But distance learning adjuncts should be just the tip of the teleworking iceberg. Most schools employ a large contingent of administrators and practitioners who could accomplish some -- if not most -- of their work off-site. The idea isn’t to have empty campuses or empty offices; the idea is to provide a comprehensive teleworking policy that is agile enough to be systematically implemented to best meet the needs of the organization and the people it serves.
The higher education community isn’t the only industry that is behind the curve. The federal government has been one of the largest supporters of teleworking. Over the years, Congress has proposed and passed legislation to support telecommuting for federal agencies. But even those efforts haven’t taken off to the extent some had hoped. In 2007, then-General Services Administration Chief Lurita Doan lamented the fact that only 4.2 percent of the eligible federal work force teleworked one or more days each week.
“Some worry that telework will result in reduced quality and quantity of work,” Doan said. “Research and my own experience have consistently shown the opposite. Teleworkers perform at least equal or better than office-bound workers.”
There are a few simple steps that institutions, nonprofit agencies, for-profit companies, and all other organizations can take to get the teleworking ball moving.
1. Senior management should first establish criteria on which jobs would be good candidates for teleworking. Management must always be at the center of any changes to the office work flow structure. By its very nature, teleworking is decentralized, but that doesn’t mean that policies and procedures should follow suit. Too often teleworking policies are conjured up by the IT staff because they are the ones implementing the technologies to make it work. That’s a mistake.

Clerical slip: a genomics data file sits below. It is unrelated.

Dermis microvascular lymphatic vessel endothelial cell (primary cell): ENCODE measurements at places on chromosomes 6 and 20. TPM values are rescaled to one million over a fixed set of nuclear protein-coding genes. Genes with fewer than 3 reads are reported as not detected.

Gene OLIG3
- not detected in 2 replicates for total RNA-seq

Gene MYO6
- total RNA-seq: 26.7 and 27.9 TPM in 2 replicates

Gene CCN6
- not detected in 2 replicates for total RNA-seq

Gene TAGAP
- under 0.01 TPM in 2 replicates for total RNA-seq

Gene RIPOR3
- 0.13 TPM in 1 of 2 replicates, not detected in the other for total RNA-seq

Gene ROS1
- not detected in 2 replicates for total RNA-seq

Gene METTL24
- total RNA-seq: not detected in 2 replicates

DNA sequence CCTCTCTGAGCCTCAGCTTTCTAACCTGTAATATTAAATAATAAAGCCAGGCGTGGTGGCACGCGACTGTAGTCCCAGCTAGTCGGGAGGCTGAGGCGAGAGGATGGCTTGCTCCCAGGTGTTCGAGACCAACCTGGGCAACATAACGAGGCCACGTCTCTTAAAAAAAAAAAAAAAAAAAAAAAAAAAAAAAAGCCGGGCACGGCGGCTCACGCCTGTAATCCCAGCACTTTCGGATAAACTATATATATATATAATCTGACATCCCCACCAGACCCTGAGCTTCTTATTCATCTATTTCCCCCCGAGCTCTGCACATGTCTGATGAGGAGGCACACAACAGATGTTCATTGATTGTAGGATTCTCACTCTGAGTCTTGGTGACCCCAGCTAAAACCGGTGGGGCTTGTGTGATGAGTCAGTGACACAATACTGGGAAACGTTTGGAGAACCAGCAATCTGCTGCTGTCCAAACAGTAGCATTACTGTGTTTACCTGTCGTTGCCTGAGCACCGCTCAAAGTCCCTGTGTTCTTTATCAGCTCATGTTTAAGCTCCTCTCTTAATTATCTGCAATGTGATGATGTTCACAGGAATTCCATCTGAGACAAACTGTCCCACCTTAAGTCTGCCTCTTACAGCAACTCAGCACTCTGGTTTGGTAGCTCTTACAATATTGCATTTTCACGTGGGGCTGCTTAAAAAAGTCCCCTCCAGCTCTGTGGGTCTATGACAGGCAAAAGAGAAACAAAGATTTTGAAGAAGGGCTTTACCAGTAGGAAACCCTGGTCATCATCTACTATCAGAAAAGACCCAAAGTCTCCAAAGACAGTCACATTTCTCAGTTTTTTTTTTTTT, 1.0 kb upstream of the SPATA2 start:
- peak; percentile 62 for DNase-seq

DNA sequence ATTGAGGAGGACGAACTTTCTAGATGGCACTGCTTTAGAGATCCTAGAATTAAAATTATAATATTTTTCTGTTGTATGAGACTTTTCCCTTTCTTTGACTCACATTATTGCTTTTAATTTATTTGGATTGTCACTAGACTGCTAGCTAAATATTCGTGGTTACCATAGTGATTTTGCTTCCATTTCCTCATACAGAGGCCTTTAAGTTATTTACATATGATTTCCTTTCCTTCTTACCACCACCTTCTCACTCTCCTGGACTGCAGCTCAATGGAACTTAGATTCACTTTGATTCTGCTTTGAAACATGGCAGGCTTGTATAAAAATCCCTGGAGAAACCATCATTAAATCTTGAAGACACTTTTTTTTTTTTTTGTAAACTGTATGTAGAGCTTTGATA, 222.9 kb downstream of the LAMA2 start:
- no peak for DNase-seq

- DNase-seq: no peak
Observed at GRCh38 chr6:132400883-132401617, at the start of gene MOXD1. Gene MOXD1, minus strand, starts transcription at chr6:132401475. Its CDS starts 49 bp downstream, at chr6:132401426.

- Job duties and functions
- Performance measures
- Availability and communication requirements
- Consistent and mandatory use of technology and programs
- Standard operating procedures
2. Management should lead the way by effectively working out of the office themselves. Studies have shown that senior administrators and managers are more receptive to teleworking when they telework themselves.
3. Manage by results. Many seasoned managers have been trained to supervise very closely. Some managers refuse to embrace technology, or they believe that allowing workers out of a supervisor’s sight jeopardizes productivity. But managers who oversee teleworkers are forced to become better managers. Instead of seeing who is in the office, they’re forced to see what is being accomplished. Managing by results is much more effective than managing by walking around.
The more I’ve thought about (and practiced) decentralized work arrangements, the more optimistic I feel. At least in this regard, the future is now! The question is, will managers embrace it?
Justin Draeger is vice president of public policy & advocacy for the National Association of Student Financial Aid Administrators.